This data comes from this database of completed graffiti cleanup locations and this database of pending graffiti cleanup locations, maintained by the Mayor's Community Affairs Unit. It would be better if this data was published in formal feeds with structured formats. This allows for more sustainable methods than scraping Web databases.
This data comes from the online restaurant inspection database published by the Department of Health and Mental Hygiene. It would be better if this data was published in a formal feed with a structured format. This allows for more sustainable methods than scraping Web databases.
This data is no longer updated on EveryBlock because the source database, which used to be maintained by the Center for New York City Law CityAdmin search tool, is no longer available. This is a great example of why it's important to have reliable, centralized, well-structured datasets available to the public.
Other technology methods from other cities
Here are some examples of extremely lightweight data sharing at the civic level — next to zero effort with huge utility to developers like EveryBlock.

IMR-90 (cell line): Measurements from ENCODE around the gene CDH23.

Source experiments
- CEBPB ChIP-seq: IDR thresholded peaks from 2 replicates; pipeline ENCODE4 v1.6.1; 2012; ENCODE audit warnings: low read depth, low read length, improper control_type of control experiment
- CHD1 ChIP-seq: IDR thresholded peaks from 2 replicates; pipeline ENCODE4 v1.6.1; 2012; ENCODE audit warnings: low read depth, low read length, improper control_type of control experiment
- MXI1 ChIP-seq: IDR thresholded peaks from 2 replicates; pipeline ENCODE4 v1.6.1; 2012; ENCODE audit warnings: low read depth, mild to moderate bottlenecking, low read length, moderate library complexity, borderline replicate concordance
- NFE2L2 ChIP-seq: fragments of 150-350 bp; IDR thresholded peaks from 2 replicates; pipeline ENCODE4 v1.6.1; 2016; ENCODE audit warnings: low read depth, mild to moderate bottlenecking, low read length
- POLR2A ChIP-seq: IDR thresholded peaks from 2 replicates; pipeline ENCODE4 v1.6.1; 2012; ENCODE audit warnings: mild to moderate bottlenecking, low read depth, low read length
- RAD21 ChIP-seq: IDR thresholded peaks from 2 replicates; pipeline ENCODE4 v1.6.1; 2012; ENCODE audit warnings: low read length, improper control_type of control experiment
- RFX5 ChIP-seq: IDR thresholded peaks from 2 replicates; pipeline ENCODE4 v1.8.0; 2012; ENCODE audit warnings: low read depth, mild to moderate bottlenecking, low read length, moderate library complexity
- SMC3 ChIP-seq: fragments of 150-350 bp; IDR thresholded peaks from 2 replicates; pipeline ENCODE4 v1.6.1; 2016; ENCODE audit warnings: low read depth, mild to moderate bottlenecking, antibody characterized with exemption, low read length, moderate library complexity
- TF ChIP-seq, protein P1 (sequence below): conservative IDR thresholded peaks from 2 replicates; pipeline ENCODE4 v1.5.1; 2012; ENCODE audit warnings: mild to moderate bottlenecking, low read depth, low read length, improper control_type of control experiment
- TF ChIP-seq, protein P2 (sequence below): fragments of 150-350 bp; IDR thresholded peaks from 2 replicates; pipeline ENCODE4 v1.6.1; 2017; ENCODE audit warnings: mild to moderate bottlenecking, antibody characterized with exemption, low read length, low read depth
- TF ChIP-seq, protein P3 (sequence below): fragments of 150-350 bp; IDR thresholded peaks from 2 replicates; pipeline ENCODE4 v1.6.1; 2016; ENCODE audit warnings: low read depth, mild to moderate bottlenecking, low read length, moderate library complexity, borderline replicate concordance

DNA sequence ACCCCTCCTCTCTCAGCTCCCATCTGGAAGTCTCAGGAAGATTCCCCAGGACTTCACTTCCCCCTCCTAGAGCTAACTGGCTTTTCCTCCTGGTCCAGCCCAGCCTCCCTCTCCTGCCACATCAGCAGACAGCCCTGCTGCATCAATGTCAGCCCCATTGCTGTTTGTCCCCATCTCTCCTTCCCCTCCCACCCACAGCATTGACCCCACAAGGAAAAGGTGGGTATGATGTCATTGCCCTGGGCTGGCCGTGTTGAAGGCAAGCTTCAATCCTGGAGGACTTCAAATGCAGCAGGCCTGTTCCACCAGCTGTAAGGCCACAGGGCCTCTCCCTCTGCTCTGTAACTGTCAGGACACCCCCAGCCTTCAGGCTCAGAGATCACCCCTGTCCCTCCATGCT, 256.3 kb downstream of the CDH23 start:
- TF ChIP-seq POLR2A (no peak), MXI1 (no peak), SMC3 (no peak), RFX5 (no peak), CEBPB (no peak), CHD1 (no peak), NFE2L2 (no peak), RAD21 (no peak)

We worked with the San Francisco Police Department to help them create an XML file that they update for the public daily. The police do this as an export straight out of their CAD system — no development costs, no maintenance.
Database dumps: San Francisco restaurant inspections
The City and County of San Francisco does a .mdb file database dump in their native format and publishes it to an FTP server with access to EveryBlock and other approved entities.
Text files: San Jose building permits
We see this ordinance as a welcome next step in New York City government. If affirms the importance of data sharing, provides clear instruction on what should be published, and begins to set technology standards for format and structure.